The way people search for products and the devices and mediums they use to find them are constantly evolving, which represent a continuous opportunity to find and reach new audiences. With this in mind, here is a look at five key areas of focus for 2015, plus two areas you shouldn’t worry about too much.
- Optimize Your Site For Mobile Search
- Improve Search Quality Metrics
- Work to Become A Destination
- Improve Your Social Media Presence
- Use Schema Markup
Two Less Important SEO Factors for 2015
- Number of Inbound LInks
- EMAT – Exact Match Anchor Text
The theory of games is that players will pursue the finish line if the journey is rewarding and pleasant. Gamification encapsulates that experience and uses it to drive results. Make the journey a stimulating one, and your users are more likely to seek out the end of that road (wherever you want them to be). Right now, users are online for a number of reasons: social, education, shopping, entertainment, the list goes on! Though these purposes vary, the one thing they have in common is that users must interact with a UI (user interface) to achieve gratification. As a business or website owner, you want as many users using your website for as long as possible. That goal comes with two expectations: that your UI is simple/intuitive, and that it’s satisfying.
Gamification is a good way to tackle the ‘satisfying’ aspect of your UI. If an experience is fun and rewarding, users will stay engaged and complete navigational tasks by nature. These rewards can take the form of slick animations, illustrations, custom messages, progression achievements and so much more. Higher forms of gamification even take on progress bars, badges (community forums are a good example), and leaderboards – all of which encourage return traffic and time investments before you even begin writing content! That incentive to explore and interact can (and will, if executed well) make the process of navigating any website feel natural, and therefore invisible, which affords your site some complexities that might have been impractical otherwise.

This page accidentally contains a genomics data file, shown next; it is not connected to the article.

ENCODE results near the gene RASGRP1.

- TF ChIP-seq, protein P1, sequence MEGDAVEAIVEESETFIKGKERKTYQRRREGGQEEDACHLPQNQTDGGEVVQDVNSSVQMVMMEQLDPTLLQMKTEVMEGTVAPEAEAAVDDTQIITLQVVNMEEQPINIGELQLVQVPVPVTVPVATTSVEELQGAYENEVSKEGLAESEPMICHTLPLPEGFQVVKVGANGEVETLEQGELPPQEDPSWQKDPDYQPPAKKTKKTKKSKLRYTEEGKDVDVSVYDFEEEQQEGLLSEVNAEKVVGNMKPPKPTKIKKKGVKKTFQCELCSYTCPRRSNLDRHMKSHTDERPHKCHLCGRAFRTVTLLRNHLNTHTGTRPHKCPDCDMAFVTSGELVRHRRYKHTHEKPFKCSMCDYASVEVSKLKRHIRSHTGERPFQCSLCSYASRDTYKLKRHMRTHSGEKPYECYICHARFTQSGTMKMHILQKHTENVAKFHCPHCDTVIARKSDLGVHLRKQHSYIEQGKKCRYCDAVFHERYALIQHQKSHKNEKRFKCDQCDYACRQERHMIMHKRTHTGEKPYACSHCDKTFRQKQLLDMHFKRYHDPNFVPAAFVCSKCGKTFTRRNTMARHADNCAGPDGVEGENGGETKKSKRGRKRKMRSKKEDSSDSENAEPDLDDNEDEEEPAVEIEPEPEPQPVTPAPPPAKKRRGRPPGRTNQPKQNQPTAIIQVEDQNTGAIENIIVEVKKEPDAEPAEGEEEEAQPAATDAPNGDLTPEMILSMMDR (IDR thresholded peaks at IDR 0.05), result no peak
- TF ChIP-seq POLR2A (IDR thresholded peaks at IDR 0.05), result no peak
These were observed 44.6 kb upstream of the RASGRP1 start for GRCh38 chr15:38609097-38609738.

Source: Gamification | Headspace Design
What is responsive design?
In short, responsive design can be described as building a site, accounting for the varying screen sizes and resolutions that are commonly found on consumer devices in both mobile and desktop browsing. In function, images and columns of content will adjust to account for the different screen real estate, even hiding or showing different sections of content to mobile or desktop users, who regularly access different types. Think of it as intuitive consistency for a website across devices; it’s a must in modern web design.
Is there anything else I should know?
There are two noteworthy methods for developing a responsive design: fluid and adaptive. A fluid design uses percentages to adjust a responsive site, shrinking each pixel as the browser size changes. Alternatively, adaptive relies on set style sizes that have no break points in between. For instance, the 1400px iteration of a site has one layout, 1024px has another, and in between these sizes nothing changes, until the break point is reached and the site snaps to a new layout size. It’s best to employ and keep up to date on both; different sites may require a different responsive approach.
Three major news website redesigns this year look very different but have an important feature in common: articles that seamlessly transition to new content, without requiring readers to click or tap headlines and then wait for new pages to load.
This “continuous scroll” strategy for news sites’ article pages is gaining momentum. It’s been adopted by Time.com, NBCNews.com and LATimes.com, reflecting the fact that direct homepage traffic is waning (see the New York Times innovation report), and traffic from social media (particularly Facebook) just keeps growing.
So as readers increasingly enter sites from “side doors” or article pages, media organizations are trying to figure out how to get them to stick around. Pew recently found that visitors from Facebook are far less engaged than direct visitors. Here’s how sites that relaunched in the first half of 2014 are addressing that problem by making use of the continuous scroll (aka infinite scroll) feature in their article pages:
UX Strategy is all about the very high-level aspects of a project. It asks questions like:
What are the business goals of this product?
Is it a sound business model?
Is it technically and practically feasible, and is there a market need?
Who are the end users?
What do they want and how will this product make their life easier?
Jakob’s Law of the Web User Experience states that “users spend most of their time on other websites.” This means that they form their expectations for your site based on what’s commonly done on most other sites. If you deviate, your site will be harder to use and users will leave.
Source: Top 10 Mistakes in Web Design
Websites and Web applications have become progressively more complex as our industry’s technologies and methodologies advance. What used to be a one-way static medium has evolved into a very rich and interactive experience.But regardless of how much has changed in the production process, a website’s success still hinges on just one thing: how users perceive it. “Does this website give me value? Is it easy to use? Is it pleasant to use?” These are the questions that run through the minds of visitors as they interact with our products, and they form the basis of their decisions on whether to become regular users.User experience design is all about striving to make them answer “Yes” to all of those questions.